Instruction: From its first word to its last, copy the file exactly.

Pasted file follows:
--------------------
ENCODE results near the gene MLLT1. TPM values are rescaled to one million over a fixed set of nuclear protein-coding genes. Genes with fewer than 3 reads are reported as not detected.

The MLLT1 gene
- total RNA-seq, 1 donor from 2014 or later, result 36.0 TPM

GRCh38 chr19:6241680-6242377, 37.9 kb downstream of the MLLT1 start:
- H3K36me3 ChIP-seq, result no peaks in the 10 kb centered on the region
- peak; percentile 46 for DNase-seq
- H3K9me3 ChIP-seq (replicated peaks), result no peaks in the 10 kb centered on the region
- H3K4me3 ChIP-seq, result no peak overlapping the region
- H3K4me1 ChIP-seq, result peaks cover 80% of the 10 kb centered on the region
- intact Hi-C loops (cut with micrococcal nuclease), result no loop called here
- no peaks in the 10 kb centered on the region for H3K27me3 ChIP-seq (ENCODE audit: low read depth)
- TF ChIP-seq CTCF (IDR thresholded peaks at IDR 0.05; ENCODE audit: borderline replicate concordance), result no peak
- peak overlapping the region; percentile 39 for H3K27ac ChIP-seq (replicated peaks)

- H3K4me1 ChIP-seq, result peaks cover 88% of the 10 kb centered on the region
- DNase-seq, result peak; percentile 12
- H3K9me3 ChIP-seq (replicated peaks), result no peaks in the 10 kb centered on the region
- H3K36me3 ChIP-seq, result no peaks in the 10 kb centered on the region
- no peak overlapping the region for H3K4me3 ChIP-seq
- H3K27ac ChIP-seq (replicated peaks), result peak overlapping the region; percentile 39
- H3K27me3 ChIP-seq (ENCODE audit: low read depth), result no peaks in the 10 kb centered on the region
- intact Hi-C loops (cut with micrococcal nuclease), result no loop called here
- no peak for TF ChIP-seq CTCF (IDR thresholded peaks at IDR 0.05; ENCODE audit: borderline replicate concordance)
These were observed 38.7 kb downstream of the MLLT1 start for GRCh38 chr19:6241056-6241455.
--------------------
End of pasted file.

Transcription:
ENCODE results near the gene MLLT1. TPM values are rescaled to one million over a fixed set of nuclear protein-coding genes. Genes with fewer than 3 reads are reported as not detected.

The MLLT1 gene
- total RNA-seq, 1 donor from 2014 or later, result 36.0 TPM

GRCh38 chr19:6241680-6242377, 37.9 kb downstream of the MLLT1 start:
- H3K36me3 ChIP-seq, result no peaks in the 10 kb centered on the region
- peak; percentile 46 for DNase-seq
- H3K9me3 ChIP-seq (replicated peaks), result no peaks in the 10 kb centered on the region
- H3K4me3 ChIP-seq, result no peak overlapping the region
- H3K4me1 ChIP-seq, result peaks cover 80% of the 10 kb centered on the region
- intact Hi-C loops (cut with micrococcal nuclease), result no loop called here
- no peaks in the 10 kb centered on the region for H3K27me3 ChIP-seq (ENCODE audit: low read depth)
- TF ChIP-seq CTCF (IDR thresholded peaks at IDR 0.05; ENCODE audit: borderline replicate concordance), result no peak
- peak overlapping the region; percentile 39 for H3K27ac ChIP-seq (replicated peaks)

- H3K4me1 ChIP-seq, result peaks cover 88% of the 10 kb centered on the region
- DNase-seq, result peak; percentile 12
- H3K9me3 ChIP-seq (replicated peaks), result no peaks in the 10 kb centered on the region
- H3K36me3 ChIP-seq, result no peaks in the 10 kb centered on the region
- no peak overlapping the region for H3K4me3 ChIP-seq
- H3K27ac ChIP-seq (replicated peaks), result peak overlapping the region; percentile 39
- H3K27me3 ChIP-seq (ENCODE audit: low read depth), result no peaks in the 10 kb centered on the region
- intact Hi-C loops (cut with micrococcal nuclease), result no loop called here
- no peak for TF ChIP-seq CTCF (IDR thresholded peaks at IDR 0.05; ENCODE audit: borderline replicate concordance)
These were observed 38.7 kb downstream of the MLLT1 start for GRCh38 chr19:6241056-6241455.